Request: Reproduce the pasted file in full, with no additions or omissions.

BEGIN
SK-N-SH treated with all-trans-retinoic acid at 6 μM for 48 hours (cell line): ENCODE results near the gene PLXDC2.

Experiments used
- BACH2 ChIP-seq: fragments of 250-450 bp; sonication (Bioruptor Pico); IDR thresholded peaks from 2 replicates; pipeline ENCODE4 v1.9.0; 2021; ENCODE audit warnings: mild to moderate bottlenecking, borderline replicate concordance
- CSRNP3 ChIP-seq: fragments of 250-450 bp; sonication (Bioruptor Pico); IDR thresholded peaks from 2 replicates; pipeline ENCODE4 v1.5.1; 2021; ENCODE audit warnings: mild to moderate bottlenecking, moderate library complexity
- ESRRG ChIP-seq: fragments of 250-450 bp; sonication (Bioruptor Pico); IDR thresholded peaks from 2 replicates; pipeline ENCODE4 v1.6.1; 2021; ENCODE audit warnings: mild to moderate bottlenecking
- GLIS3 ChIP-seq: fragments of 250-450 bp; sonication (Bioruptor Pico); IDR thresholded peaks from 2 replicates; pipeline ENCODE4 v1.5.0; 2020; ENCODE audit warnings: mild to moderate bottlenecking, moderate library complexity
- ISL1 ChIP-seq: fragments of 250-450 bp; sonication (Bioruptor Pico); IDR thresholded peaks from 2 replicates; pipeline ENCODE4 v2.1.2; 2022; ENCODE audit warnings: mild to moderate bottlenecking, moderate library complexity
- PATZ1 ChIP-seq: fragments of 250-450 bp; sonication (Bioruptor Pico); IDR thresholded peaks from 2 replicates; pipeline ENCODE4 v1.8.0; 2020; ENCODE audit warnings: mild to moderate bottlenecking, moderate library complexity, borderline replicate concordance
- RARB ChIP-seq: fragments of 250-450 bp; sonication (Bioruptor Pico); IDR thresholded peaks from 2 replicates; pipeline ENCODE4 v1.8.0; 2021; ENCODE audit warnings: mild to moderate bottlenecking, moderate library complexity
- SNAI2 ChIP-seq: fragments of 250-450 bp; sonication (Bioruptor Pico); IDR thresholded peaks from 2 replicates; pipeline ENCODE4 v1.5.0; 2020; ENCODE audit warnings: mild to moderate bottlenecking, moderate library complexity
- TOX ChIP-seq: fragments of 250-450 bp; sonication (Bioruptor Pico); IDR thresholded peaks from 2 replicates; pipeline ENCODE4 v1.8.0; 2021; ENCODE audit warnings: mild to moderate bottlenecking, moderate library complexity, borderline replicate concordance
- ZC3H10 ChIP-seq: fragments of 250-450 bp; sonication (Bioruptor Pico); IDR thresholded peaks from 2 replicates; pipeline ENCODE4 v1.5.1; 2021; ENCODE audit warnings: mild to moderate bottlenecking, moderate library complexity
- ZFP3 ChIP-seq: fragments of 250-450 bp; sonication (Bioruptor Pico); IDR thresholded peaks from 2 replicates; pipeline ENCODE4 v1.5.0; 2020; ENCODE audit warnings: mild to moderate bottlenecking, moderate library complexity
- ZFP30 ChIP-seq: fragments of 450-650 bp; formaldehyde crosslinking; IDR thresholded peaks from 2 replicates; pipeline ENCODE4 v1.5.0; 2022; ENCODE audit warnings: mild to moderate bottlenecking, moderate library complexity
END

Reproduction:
SK-N-SH treated with all-trans-retinoic acid at 6 μM for 48 hours (cell line): ENCODE results near the gene PLXDC2.

Experiments used
- BACH2 ChIP-seq: fragments of 250-450 bp; sonication (Bioruptor Pico); IDR thresholded peaks from 2 replicates; pipeline ENCODE4 v1.9.0; 2021; ENCODE audit warnings: mild to moderate bottlenecking, borderline replicate concordance
- CSRNP3 ChIP-seq: fragments of 250-450 bp; sonication (Bioruptor Pico); IDR thresholded peaks from 2 replicates; pipeline ENCODE4 v1.5.1; 2021; ENCODE audit warnings: mild to moderate bottlenecking, moderate library complexity
- ESRRG ChIP-seq: fragments of 250-450 bp; sonication (Bioruptor Pico); IDR thresholded peaks from 2 replicates; pipeline ENCODE4 v1.6.1; 2021; ENCODE audit warnings: mild to moderate bottlenecking
- GLIS3 ChIP-seq: fragments of 250-450 bp; sonication (Bioruptor Pico); IDR thresholded peaks from 2 replicates; pipeline ENCODE4 v1.5.0; 2020; ENCODE audit warnings: mild to moderate bottlenecking, moderate library complexity
- ISL1 ChIP-seq: fragments of 250-450 bp; sonication (Bioruptor Pico); IDR thresholded peaks from 2 replicates; pipeline ENCODE4 v2.1.2; 2022; ENCODE audit warnings: mild to moderate bottlenecking, moderate library complexity
- PATZ1 ChIP-seq: fragments of 250-450 bp; sonication (Bioruptor Pico); IDR thresholded peaks from 2 replicates; pipeline ENCODE4 v1.8.0; 2020; ENCODE audit warnings: mild to moderate bottlenecking, moderate library complexity, borderline replicate concordance
- RARB ChIP-seq: fragments of 250-450 bp; sonication (Bioruptor Pico); IDR thresholded peaks from 2 replicates; pipeline ENCODE4 v1.8.0; 2021; ENCODE audit warnings: mild to moderate bottlenecking, moderate library complexity
- SNAI2 ChIP-seq: fragments of 250-450 bp; sonication (Bioruptor Pico); IDR thresholded peaks from 2 replicates; pipeline ENCODE4 v1.5.0; 2020; ENCODE audit warnings: mild to moderate bottlenecking, moderate library complexity
- TOX ChIP-seq: fragments of 250-450 bp; sonication (Bioruptor Pico); IDR thresholded peaks from 2 replicates; pipeline ENCODE4 v1.8.0; 2021; ENCODE audit warnings: mild to moderate bottlenecking, moderate library complexity, borderline replicate concordance
- ZC3H10 ChIP-seq: fragments of 250-450 bp; sonication (Bioruptor Pico); IDR thresholded peaks from 2 replicates; pipeline ENCODE4 v1.5.1; 2021; ENCODE audit warnings: mild to moderate bottlenecking, moderate library complexity
- ZFP3 ChIP-seq: fragments of 250-450 bp; sonication (Bioruptor Pico); IDR thresholded peaks from 2 replicates; pipeline ENCODE4 v1.5.0; 2020; ENCODE audit warnings: mild to moderate bottlenecking, moderate library complexity
- ZFP30 ChIP-seq: fragments of 450-650 bp; formaldehyde crosslinking; IDR thresholded peaks from 2 replicates; pipeline ENCODE4 v1.5.0; 2022; ENCODE audit warnings: mild to moderate bottlenecking, moderate library complexity